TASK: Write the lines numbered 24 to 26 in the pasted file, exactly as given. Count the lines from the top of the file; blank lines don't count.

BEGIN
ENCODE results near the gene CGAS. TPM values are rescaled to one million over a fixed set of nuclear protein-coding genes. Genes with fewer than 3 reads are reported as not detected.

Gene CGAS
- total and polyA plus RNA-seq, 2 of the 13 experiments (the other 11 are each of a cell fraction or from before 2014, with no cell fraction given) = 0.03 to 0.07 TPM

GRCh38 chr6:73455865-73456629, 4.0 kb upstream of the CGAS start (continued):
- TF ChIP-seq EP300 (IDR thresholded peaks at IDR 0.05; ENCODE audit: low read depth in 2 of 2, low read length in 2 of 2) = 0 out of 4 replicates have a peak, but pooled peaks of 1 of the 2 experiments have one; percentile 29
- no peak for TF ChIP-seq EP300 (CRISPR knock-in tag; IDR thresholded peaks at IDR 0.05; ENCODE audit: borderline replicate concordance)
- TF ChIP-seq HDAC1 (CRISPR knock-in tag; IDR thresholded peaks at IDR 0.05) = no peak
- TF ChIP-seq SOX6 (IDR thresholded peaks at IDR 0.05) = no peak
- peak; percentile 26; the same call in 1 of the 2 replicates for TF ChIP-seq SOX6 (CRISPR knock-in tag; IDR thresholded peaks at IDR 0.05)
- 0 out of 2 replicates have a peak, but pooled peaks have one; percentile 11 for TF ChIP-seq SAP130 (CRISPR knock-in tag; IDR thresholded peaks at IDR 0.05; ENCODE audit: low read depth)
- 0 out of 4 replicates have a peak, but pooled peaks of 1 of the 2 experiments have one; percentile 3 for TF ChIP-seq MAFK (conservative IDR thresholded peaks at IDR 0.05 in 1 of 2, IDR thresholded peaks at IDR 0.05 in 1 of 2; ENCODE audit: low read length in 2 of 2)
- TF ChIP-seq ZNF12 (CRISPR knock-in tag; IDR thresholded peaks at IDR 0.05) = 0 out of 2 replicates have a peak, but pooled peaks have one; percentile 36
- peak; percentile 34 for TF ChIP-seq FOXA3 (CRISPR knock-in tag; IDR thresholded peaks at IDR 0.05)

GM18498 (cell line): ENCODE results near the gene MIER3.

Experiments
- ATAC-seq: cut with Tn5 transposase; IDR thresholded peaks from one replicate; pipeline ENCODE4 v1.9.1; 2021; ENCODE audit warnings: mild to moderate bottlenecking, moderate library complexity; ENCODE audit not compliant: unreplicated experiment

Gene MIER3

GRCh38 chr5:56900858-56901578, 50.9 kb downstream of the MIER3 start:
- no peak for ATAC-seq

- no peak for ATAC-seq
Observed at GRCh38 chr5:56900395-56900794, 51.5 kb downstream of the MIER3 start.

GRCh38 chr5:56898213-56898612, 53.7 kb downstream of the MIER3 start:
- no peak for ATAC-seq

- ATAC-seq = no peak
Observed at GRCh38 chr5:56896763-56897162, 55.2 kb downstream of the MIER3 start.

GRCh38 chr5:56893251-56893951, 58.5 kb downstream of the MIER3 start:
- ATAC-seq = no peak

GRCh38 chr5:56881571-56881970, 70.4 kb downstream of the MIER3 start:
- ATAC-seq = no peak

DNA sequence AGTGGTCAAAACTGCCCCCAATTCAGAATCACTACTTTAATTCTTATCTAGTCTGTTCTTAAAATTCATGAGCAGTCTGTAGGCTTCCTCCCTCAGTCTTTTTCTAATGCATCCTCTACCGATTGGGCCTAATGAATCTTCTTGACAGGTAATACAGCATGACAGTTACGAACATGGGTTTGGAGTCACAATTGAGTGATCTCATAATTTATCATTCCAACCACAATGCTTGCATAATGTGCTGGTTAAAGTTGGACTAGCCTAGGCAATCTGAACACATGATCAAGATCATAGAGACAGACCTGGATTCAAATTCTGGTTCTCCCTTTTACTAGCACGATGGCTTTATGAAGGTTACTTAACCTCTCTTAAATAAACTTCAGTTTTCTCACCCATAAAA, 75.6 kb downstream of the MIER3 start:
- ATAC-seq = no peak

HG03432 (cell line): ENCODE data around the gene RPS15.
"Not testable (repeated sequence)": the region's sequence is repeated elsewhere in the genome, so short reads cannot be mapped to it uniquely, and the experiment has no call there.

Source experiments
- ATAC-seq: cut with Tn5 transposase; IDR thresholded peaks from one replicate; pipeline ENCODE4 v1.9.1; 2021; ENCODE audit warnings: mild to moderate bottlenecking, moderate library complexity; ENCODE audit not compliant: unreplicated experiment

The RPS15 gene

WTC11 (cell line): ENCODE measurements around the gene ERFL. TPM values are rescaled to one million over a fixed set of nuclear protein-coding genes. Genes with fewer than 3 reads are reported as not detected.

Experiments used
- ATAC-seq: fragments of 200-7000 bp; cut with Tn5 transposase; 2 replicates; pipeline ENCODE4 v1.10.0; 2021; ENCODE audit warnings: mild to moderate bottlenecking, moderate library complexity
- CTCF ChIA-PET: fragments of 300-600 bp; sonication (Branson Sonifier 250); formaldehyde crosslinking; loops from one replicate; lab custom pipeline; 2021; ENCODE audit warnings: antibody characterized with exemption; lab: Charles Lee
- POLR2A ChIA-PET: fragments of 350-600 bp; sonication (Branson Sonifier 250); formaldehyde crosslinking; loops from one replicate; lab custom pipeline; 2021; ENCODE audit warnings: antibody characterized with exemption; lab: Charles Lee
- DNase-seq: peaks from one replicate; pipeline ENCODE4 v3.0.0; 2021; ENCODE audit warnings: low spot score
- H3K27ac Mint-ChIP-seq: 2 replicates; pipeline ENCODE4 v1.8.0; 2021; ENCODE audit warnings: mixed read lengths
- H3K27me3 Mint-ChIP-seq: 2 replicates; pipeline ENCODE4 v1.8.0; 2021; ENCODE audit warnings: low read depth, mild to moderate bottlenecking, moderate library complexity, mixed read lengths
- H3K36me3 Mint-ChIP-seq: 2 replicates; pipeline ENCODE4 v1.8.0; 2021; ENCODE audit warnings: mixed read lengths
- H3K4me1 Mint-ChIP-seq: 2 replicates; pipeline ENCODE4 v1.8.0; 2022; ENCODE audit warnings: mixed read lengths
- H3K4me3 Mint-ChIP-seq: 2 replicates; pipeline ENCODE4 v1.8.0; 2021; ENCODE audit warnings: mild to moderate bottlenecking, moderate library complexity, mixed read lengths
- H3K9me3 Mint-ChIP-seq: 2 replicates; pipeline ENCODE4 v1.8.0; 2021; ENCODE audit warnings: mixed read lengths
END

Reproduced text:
- ATAC-seq = no peak
Observed at GRCh38 chr5:56896763-56897162, 55.2 kb downstream of the MIER3 start.

GRCh38 chr5:56893251-56893951, 58.5 kb downstream of the MIER3 start: